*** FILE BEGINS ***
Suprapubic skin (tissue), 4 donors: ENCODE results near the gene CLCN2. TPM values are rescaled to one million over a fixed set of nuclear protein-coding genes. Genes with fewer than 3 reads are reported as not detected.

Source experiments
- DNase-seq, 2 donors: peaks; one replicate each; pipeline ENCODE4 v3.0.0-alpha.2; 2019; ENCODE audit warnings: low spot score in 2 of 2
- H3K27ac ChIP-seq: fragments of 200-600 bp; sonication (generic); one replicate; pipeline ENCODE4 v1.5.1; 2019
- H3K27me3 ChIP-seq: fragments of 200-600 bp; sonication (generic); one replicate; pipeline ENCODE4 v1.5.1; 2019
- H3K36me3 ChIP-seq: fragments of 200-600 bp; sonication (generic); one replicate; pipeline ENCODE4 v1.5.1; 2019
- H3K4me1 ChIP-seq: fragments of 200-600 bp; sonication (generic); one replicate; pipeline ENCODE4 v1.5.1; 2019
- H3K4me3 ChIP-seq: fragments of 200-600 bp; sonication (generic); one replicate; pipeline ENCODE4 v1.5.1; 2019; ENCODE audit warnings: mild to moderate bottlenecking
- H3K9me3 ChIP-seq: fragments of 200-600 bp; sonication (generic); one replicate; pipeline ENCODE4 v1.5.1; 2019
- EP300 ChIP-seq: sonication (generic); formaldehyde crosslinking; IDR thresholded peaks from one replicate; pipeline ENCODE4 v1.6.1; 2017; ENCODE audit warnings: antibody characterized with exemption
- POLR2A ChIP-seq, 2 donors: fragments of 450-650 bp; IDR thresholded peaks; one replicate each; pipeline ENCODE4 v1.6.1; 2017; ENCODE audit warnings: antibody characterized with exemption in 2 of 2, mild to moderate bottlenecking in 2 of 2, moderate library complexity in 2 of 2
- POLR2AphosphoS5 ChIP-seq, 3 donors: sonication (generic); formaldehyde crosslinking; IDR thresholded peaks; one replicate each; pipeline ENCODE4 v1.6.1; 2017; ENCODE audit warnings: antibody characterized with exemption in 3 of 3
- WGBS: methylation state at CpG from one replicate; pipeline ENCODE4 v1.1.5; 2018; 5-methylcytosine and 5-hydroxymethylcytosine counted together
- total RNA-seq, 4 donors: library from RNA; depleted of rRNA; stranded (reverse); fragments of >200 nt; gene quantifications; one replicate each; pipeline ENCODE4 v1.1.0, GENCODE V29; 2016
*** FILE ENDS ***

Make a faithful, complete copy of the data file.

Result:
Suprapubic skin (tissue), 4 donors: ENCODE results near the gene CLCN2. TPM values are rescaled to one million over a fixed set of nuclear protein-coding genes. Genes with fewer than 3 reads are reported as not detected.

Source experiments
- DNase-seq, 2 donors: peaks; one replicate each; pipeline ENCODE4 v3.0.0-alpha.2; 2019; ENCODE audit warnings: low spot score in 2 of 2
- H3K27ac ChIP-seq: fragments of 200-600 bp; sonication (generic); one replicate; pipeline ENCODE4 v1.5.1; 2019
- H3K27me3 ChIP-seq: fragments of 200-600 bp; sonication (generic); one replicate; pipeline ENCODE4 v1.5.1; 2019
- H3K36me3 ChIP-seq: fragments of 200-600 bp; sonication (generic); one replicate; pipeline ENCODE4 v1.5.1; 2019
- H3K4me1 ChIP-seq: fragments of 200-600 bp; sonication (generic); one replicate; pipeline ENCODE4 v1.5.1; 2019
- H3K4me3 ChIP-seq: fragments of 200-600 bp; sonication (generic); one replicate; pipeline ENCODE4 v1.5.1; 2019; ENCODE audit warnings: mild to moderate bottlenecking
- H3K9me3 ChIP-seq: fragments of 200-600 bp; sonication (generic); one replicate; pipeline ENCODE4 v1.5.1; 2019
- EP300 ChIP-seq: sonication (generic); formaldehyde crosslinking; IDR thresholded peaks from one replicate; pipeline ENCODE4 v1.6.1; 2017; ENCODE audit warnings: antibody characterized with exemption
- POLR2A ChIP-seq, 2 donors: fragments of 450-650 bp; IDR thresholded peaks; one replicate each; pipeline ENCODE4 v1.6.1; 2017; ENCODE audit warnings: antibody characterized with exemption in 2 of 2, mild to moderate bottlenecking in 2 of 2, moderate library complexity in 2 of 2
- POLR2AphosphoS5 ChIP-seq, 3 donors: sonication (generic); formaldehyde crosslinking; IDR thresholded peaks; one replicate each; pipeline ENCODE4 v1.6.1; 2017; ENCODE audit warnings: antibody characterized with exemption in 3 of 3
- WGBS: methylation state at CpG from one replicate; pipeline ENCODE4 v1.1.5; 2018; 5-methylcytosine and 5-hydroxymethylcytosine counted together
- total RNA-seq, 4 donors: library from RNA; depleted of rRNA; stranded (reverse); fragments of >200 nt; gene quantifications; one replicate each; pipeline ENCODE4 v1.1.0, GENCODE V29; 2016